SARATOGA SPRINGS — The Skidmore women’s basketball team’s Liberty League championship victory over Ithaca College last Sunday is significant in more ways than one.
Having lost to the Bombers during their two regular season contests, the Thoroughbreds got some payback by defeating them 54-52 for the league title, ending a run of three straight championships by Ithaca.
“Honestly, it was pretty unbelievable,” said Skidmore coach Jessica Turner, who took over the program ahead of the 2018-19 season. “Ithaca is a really, really good team. They’re nationally ranked, a strong opponent and the hardest test we’ve had up until this point.”
“Obviously playing against any team in the league championship is an honor, but we kind of had it out for them,” junior forward Julia Blanck said of the Thoroughbreds’ desire to face Ithaca a third time. “We really wanted another shot to beat them after getting beat twice. Doing it in the championship [game] made it that much more special.”
The win also clinched Skidmore’s first NCAA Division III Tournament berth since 2017-18 season, which was the last year the Thoroughbreds came out on top of the Liberty League.
“Honestly, I don’t think this is even something a lot of us thought we would get to,” Blanck said of reaching the NCAA Tournament. “We didn’t think it was even a possibility. We were just so focused on our league play and getting to the championship, then here comes this amazing opportunity that’s adding into the excitement of everything else.”
Skidmore is scheduled to face Johns Hopkins University in the first round on Friday on the campus of Tufts University at 4 p.m. Tufts will face Merchant Marine, with the winners slated to meet in the second round of the tournament on Saturday.
The Thoroughbreds own an overall record of 22-5 this season and 16-2 in conference play — their only league losses coming to Ithaca.
The Bombers received an at-large bid to the tournament as the Liberty League’s runner-up.
“We knew the regional rankings, and that if we didn’t win the championship, that could’ve been the end of our season,” Blanck said. “We had to win that game. Hopefully, we have a few more games in front of us and we still might see them again.”
If it’s in the cards for Skidmore and Ithaca to meet a fourth time this season, that wouldn’t happen until the field of 64 teams is cut down to the Final Four.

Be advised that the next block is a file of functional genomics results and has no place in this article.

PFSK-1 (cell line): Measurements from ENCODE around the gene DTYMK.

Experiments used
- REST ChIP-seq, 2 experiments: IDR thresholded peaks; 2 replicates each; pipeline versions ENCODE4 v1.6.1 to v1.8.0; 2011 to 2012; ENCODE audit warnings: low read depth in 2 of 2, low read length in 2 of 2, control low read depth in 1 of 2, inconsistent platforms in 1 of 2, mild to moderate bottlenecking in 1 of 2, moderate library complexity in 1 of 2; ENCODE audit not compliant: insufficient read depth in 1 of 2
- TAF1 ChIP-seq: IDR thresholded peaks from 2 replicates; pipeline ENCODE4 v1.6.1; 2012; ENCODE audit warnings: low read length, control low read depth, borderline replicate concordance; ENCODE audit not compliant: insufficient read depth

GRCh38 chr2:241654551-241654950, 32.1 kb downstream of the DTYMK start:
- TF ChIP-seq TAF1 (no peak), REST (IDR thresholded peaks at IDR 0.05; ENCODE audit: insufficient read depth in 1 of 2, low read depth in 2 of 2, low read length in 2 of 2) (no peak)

Skidmore advanced to the Liberty League championship game by defeating Vassar 77-66 in the semifinals.
The Thoroughbreds grew a healthy lead over the first three periods against Ithaca, extending it to 13 points early in the fourth quarter. The Bombers’ offense went on a run to cut their deficit to just one point with 24 seconds remaining in the game, but Skidmore was able to hang on to claim the title.
“We fought until the end,” Turner said. “The days leading up to Vassar and to Ithaca, it felt different. The atmosphere at practice was different. The focus was intensified, and you could tell how much they wanted it.”
Turner and Dariah Duncan, Skidmore’s assistant coach, received Liberty League Coaching Staff of the Year honors. Blanck was also named to the conference’s first team, leading the league in blocks (54) and rebounds (242). She’s also Skidmore’s leading scorer, averaging 8.3 points-per-game.
Madison Meyer, a freshman who graduated from Duanesburg High School, has found her role on the team on the defensive end. Although she averages just 12.2 minutes per game, she’s earned a team-leading 39 steals.
“When you go from a lower level of high school basketball to college, it’s really intense and honestly, it’s kind of scary,” Meyer said. “If there’s anything you can always take pride in, though, it’s always your defense. I’ve always loved the look on people’s faces when you steal the ball from them.”
Meyer has made the transition from playing in the NYSPHSAA Class C final four last season with the Eagles to playing for a Liberty League championship and about to experience the NCAA Tournament.
“After going to the final four last year, there’s definitely a determination and a craving to want more than I’ve ever had before,” she said. “Coming from a winning program, it raised my expectations for who I wanted to be as a player and everyone who I play around.
“My Dad texted me, [writing], ‘This is the big dance, are you ready for the dance?’ I was like, ‘We’re ready for the dance.’”